Monday, January 12, 2009

Africa Screams (Nassour/United Artists, 1949)

by Mark Gabrish Conlan • Copyright © 2009 by Mark Gabrish Conlan • All rights reserved

Ironically, the night before last we had run a “B,” an Abbott and Costello comedy from 1949 called Africa Screams, which is actually quite an amusing movie, though it was made under truly independent auspices — the producer was Edward Nassour, shooting at his own studio (where he built pretty obvious but still relatively convincing African “exteriors” inside his soundstages); Huntington Hartford (the A&P heir who died early last year and ran through virtually his entire fortune as a philanthropist to various art projects, almost all of them more high-falutin’ than this!) was also an investor; and though the producers got Charles Barton to direct (he’d already handled several of the Abbott and Costello vehicles at their home studio, Universal), this still seems like a strangely unambitious project for them to do right after their big comeback film, Abbott and Costello Meet Frankenstein. (Actually, another Universal project — Mexican Hayride, a Cole Porter musical on Broadway inexplicably shorn of its songs in the film adaptation — came between the two films.)

The opening is utterly hilarious: Lou Costello, in full safari drag — pith helmet and all — and saddled with the delightfully ridiculous character name “Stanley Livington” (perhaps they removed the “s” from the last name so that none of Livingston’s real-life heirs would sue!), is cracking the whip in full lion-tamer style, only the beast he’s trying to “tame” gets away and we see it’s only a normal house cat. Livington and Buzz Johnson (Bud Abbott) work in the jungle-books section of a department store and the MacGuffin is an old, out-of-print book called Dark Safari which contained a map leading to a diamond field in central Africa which will make its discoverer fabulously rich. Livington claims to be able to draw the map from memory, and villainess Diana Emerson (Hillary Brooke, doing the same sinister, oily characterization she did in the Rathbone-Bruce Holmes film The Woman in Green and playing her part totally straight) wants to get it from him, first by sending two thugs (played by real-life brothers Max and Buddy Baer — and yes, there’s a joke about Max Baer’s former career as a boxer and heavyweight contender) to get it from him, while she’s simultaneously making him an offer directly. When Buzz keeps Livington from revealing the secret, Emerson recruits them for her safari — only Livington’s “map” was merely one he recalled drawing himself to show him the way to get to the department store where he worked.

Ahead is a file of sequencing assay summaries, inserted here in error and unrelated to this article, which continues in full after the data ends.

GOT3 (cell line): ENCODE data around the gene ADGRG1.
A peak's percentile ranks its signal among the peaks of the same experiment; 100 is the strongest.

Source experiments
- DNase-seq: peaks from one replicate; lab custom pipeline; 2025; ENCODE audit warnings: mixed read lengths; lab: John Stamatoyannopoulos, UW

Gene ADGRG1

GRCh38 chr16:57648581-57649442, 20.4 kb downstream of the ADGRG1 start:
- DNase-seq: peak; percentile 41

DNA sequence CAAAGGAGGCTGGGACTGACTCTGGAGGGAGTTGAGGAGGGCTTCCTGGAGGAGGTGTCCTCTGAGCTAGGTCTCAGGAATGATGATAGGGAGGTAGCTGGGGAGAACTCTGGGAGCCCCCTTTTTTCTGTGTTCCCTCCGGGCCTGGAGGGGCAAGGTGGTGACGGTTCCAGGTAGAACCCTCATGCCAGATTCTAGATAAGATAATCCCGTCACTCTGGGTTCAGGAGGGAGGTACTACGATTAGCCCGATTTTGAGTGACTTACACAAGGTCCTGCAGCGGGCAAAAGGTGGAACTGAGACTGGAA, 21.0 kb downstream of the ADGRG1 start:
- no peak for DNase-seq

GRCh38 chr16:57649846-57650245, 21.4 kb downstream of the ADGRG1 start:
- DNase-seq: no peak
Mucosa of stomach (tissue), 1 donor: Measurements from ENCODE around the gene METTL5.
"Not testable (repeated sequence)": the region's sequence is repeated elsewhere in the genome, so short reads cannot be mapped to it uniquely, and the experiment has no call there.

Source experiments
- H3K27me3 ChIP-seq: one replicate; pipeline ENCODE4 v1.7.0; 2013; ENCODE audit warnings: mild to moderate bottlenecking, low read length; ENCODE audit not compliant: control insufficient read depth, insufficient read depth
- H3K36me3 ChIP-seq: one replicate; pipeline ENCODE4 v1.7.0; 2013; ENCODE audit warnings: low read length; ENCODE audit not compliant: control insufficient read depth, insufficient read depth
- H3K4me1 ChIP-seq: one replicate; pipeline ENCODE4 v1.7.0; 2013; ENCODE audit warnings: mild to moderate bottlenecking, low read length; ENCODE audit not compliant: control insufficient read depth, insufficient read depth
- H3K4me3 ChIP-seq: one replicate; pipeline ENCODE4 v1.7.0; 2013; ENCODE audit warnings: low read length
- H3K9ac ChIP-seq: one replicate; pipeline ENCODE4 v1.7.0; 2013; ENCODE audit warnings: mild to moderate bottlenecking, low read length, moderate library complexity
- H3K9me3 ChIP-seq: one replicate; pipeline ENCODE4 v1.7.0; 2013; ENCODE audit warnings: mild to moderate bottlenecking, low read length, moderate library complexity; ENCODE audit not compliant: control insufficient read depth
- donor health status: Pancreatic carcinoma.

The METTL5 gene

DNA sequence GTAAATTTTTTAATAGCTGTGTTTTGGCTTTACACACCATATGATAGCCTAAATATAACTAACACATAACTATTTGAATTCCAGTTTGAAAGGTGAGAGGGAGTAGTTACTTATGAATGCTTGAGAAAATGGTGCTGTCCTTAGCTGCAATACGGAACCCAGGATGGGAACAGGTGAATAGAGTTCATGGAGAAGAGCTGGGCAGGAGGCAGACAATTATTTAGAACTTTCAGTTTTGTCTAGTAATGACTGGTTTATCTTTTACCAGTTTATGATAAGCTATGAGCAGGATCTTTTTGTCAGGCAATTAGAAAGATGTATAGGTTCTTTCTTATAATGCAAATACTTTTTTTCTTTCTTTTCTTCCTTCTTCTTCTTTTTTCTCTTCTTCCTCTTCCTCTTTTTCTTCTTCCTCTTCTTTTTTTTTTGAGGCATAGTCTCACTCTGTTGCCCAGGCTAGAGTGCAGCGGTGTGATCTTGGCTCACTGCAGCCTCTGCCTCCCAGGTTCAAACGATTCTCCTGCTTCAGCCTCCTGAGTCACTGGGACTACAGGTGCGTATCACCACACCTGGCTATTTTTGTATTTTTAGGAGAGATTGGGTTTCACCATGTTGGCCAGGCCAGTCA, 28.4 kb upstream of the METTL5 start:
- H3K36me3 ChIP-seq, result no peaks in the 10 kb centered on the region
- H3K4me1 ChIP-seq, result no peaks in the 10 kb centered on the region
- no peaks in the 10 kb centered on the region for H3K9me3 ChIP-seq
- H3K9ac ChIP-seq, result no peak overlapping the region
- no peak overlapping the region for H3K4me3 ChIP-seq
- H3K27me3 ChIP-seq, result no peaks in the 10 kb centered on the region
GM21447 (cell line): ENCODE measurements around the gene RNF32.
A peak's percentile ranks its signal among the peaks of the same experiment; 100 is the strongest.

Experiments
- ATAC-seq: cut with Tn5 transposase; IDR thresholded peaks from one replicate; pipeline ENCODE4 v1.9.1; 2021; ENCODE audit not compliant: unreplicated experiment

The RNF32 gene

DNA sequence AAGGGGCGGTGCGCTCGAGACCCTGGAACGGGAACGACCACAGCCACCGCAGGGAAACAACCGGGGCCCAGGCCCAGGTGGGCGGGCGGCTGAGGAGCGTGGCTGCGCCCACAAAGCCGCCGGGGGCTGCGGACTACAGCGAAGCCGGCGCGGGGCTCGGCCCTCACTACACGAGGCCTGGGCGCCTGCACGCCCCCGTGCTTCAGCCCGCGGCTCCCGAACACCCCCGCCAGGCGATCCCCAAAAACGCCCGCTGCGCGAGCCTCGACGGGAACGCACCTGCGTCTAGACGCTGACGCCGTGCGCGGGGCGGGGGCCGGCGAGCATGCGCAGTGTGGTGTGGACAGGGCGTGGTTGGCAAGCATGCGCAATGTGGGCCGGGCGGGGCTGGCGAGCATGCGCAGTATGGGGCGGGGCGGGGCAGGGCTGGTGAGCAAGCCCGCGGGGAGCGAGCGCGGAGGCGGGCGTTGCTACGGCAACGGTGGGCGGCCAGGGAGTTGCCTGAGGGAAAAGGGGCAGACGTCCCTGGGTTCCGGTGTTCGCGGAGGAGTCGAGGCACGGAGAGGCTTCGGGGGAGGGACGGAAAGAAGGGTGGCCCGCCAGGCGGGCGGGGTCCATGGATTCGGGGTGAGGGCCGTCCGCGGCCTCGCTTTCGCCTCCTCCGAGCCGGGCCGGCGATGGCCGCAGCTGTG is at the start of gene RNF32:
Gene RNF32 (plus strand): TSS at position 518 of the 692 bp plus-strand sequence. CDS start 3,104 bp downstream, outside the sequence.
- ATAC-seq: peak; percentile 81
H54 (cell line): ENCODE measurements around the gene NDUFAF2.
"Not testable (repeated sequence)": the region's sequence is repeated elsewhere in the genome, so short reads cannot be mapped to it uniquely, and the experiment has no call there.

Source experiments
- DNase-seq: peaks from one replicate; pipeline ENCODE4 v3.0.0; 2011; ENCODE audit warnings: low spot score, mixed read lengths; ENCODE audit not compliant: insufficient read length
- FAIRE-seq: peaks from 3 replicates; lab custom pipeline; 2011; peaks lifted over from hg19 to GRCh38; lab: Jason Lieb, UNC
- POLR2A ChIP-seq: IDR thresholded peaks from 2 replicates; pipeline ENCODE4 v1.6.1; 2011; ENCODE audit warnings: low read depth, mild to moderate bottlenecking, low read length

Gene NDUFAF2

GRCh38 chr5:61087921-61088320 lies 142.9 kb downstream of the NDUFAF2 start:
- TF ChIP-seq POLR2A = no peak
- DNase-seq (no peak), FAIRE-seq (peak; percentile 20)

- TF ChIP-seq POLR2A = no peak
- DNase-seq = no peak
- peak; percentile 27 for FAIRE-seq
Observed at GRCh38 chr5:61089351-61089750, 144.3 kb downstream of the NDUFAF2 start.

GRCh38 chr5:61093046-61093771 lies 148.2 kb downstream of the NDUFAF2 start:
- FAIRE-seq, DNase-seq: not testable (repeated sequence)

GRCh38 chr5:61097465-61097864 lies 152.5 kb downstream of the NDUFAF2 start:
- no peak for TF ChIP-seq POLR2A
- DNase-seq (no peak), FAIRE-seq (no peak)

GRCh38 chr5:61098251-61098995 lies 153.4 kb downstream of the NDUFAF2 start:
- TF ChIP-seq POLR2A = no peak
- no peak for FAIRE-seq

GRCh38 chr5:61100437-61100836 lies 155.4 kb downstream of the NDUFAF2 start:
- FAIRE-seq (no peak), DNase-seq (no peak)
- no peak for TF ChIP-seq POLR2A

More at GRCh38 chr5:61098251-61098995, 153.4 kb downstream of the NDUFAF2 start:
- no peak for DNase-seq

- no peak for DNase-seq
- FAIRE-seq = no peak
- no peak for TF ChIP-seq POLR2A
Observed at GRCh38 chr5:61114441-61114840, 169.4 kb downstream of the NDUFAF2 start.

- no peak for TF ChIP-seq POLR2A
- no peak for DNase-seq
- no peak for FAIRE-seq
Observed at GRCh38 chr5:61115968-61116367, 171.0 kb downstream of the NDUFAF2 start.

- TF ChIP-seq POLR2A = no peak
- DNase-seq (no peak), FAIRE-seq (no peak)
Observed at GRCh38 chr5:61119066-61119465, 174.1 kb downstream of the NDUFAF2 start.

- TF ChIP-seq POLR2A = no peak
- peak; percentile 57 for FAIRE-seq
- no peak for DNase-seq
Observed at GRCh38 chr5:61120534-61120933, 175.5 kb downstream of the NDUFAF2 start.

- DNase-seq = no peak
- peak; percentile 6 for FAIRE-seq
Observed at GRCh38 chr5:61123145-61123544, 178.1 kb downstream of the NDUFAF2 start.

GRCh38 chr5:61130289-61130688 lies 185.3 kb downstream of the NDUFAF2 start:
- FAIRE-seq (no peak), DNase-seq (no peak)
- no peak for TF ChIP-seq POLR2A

Emerson has hired Clyde Beatty (playing himself) to guide her safari, telling him she’s looking for Orangutan gigantea, a 20-foot ape; he captures several wild animals, and there’s a great scene in which Livington gets Buzz to put on a lion costume so he can look like a lion tamer, but of course Buzz doesn’t get into the cage where this demonstration is supposed to happen and a real lion faces Livington instead. Also in the cast is Beatty’s rival real-life animal trainer, Frank Buck, whom Our Heroes run into running his own safari down the block from theirs; aside from their unique marquee value, one suspects Beatty and Buck were also engaged because the script called for a lot of tame animals to interact with the principals; though there are a few bits of stock footage, this is not one of those cheapie jungle movies that tried to suggest a safari with little or no newly shot live-animal footage at all.

Leonard Maltin’s book Movie Comedy Teams said that Africa Screams, “despite a good supporting cast, was strictly standard” — but that didn’t keep it from being quite amusing, even though some of the sequences (notably one in which Our Heroes are captured by cannibals and prepared to be that night’s main dish) were done better in the Bob Hope-Bing Crosby Road movies. The film is even a “doubles” movie in a really quirky way, since it includes Shemp Howard (as “Gunner,” a myopic hunter who’s supposed to protect Livington with his gun but in fact is incapable even of pointing the gun in the right direction!) and Joe Besser (in a surprisingly queeny characterization), who replaced Shemp in the Three Stooges on Shemp’s death in 1955. There’s also a quite nice worm-turning ending in which Costello ends up dominant over Abbott — not the way their films generally turned out, but Abbott tormented Costello so unmercifully throughout most of their career it’s nice that at least once it went the other way!